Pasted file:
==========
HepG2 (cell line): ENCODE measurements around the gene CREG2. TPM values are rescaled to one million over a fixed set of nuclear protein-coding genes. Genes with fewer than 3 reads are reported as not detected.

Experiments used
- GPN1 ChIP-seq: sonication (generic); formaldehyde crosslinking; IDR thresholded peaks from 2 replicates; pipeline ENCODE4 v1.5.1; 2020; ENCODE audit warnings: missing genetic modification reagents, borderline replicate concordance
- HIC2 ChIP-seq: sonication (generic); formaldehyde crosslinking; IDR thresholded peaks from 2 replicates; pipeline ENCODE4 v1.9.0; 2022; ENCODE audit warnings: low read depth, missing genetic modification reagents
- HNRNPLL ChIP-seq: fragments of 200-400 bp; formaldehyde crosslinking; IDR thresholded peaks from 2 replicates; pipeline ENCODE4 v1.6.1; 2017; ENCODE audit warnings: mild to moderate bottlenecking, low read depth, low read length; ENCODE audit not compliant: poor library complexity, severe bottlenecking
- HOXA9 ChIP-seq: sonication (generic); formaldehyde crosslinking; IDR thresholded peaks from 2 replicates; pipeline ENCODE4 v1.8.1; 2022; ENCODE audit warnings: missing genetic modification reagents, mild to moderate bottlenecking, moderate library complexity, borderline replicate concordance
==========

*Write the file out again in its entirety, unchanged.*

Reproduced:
HepG2 (cell line): ENCODE measurements around the gene CREG2. TPM values are rescaled to one million over a fixed set of nuclear protein-coding genes. Genes with fewer than 3 reads are reported as not detected.

Experiments used
- GPN1 ChIP-seq: sonication (generic); formaldehyde crosslinking; IDR thresholded peaks from 2 replicates; pipeline ENCODE4 v1.5.1; 2020; ENCODE audit warnings: missing genetic modification reagents, borderline replicate concordance
- HIC2 ChIP-seq: sonication (generic); formaldehyde crosslinking; IDR thresholded peaks from 2 replicates; pipeline ENCODE4 v1.9.0; 2022; ENCODE audit warnings: low read depth, missing genetic modification reagents
- HNRNPLL ChIP-seq: fragments of 200-400 bp; formaldehyde crosslinking; IDR thresholded peaks from 2 replicates; pipeline ENCODE4 v1.6.1; 2017; ENCODE audit warnings: mild to moderate bottlenecking, low read depth, low read length; ENCODE audit not compliant: poor library complexity, severe bottlenecking
- HOXA9 ChIP-seq: sonication (generic); formaldehyde crosslinking; IDR thresholded peaks from 2 replicates; pipeline ENCODE4 v1.8.1; 2022; ENCODE audit warnings: missing genetic modification reagents, mild to moderate bottlenecking, moderate library complexity, borderline replicate concordance